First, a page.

SciELO - Scientific Electronic Library Online

vol.30 issue3Circadian typology and problems in mental healthParenting, socioeconomic status and psychosocial functioning in Peruvian families and their children author indexsubject indexarticles search
Home Pagealphabetic serial listing  


Services on Demand




Related links

  • On index processCited by Google
  • Have no similar articlesSimilars in SciELO
  • On index processSimilars in Google


Anales de Psicología

On-line version ISSN 1695-2294Print version ISSN 0212-9728

Anal. Psicol. vol.30 n.3 Murcia Oct. 2014 


The development of the therapeutic alliance and the emergence of alliance ruptures

El desarrollo de la alianza terapéutica y la aparición de rupturas en la alianza



Joana Coutinho1, Eugenia Ribeiro1, Catarina Fernandes1, Inês Sousa2 and Jeremy D. Safran3

1School of Psychology, University of Minho, Braga (Portugal)
2Department of Mathematics and Applications, University of Minho, Braga (Portugal)
3New School for Social Research and Beth Israel Medical Center, New York (New York)

The authors want to thank Ariel Westermen for her support on the editing of this paper and revision of the English writing quality.

This article was supported by the Portuguese Foundation for Science and Technology (FCT) - PhD Grant: SFRH/BD/27654/2006.





Objectives: This study evaluated the development of the therapeutic alliance and the emergence of alliance ruptures, in a sample of patients with different diagnosis and different therapeutic outcome.
Design: We examined the longitudinal data of 38 therapeutic dyads receiving cognitive-behavioural therapy, including dropouts as well as successful and unsuccessful cases. The sample included cases with Axis I and Axis II disorders.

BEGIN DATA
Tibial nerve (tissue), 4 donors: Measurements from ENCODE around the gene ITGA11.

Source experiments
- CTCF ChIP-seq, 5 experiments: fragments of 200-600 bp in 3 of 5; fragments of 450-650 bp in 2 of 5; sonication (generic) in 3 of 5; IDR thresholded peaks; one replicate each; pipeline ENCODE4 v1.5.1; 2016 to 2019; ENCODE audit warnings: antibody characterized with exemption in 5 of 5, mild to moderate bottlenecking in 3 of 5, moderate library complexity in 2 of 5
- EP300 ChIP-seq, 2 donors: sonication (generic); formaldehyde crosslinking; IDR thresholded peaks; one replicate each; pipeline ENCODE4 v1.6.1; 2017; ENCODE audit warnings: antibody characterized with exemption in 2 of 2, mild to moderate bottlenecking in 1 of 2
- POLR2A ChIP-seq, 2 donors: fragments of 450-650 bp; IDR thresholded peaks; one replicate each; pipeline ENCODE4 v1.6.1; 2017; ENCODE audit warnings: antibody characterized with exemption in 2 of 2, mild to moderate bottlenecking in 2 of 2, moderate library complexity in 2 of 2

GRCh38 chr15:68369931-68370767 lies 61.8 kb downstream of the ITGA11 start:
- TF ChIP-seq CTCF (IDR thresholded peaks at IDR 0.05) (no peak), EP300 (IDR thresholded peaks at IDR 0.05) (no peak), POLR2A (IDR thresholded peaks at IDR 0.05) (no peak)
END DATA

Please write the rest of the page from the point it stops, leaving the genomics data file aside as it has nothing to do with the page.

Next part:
Method: At the end of each session, patients evaluated the alliance using the Working Alliance Inventory (WAI). Six judges trained in the observation of alliance rupture markers with an observational system of ruptures, rated 201 videotaped sessions. Longitudinal statistical models were applied to the data.
Results: We found that the pattern of alliance development of successful cases was different from the unsuccessful and dropouts cases. In addition on average, patients with personality disorders began therapy with a lower WAI score that decreased over time, whereas patients with Axis-I disorders began therapy with a higher WAI score that increased over time.

Key words: alliance development; alliance ruptures; axis I disorders; axis II disorders.


Objetivos: Este estudio evaluó el desarrollo de la alianza terapéutica y la aparición de rupturas de alianzas, en una muestra de pacientes con diferentes diagnósticos y resultados terapéuticos.
Diseño: Se analizaron los datos longitudinales de 38 diadas terapéuticas que recibieran terapia cognitivo-conductual. La muestra incluyó a casos de abandonos, asi como casos exitosos y no exitosos. La muestra incluyó a casos con trastornos del Eje I y Eje II.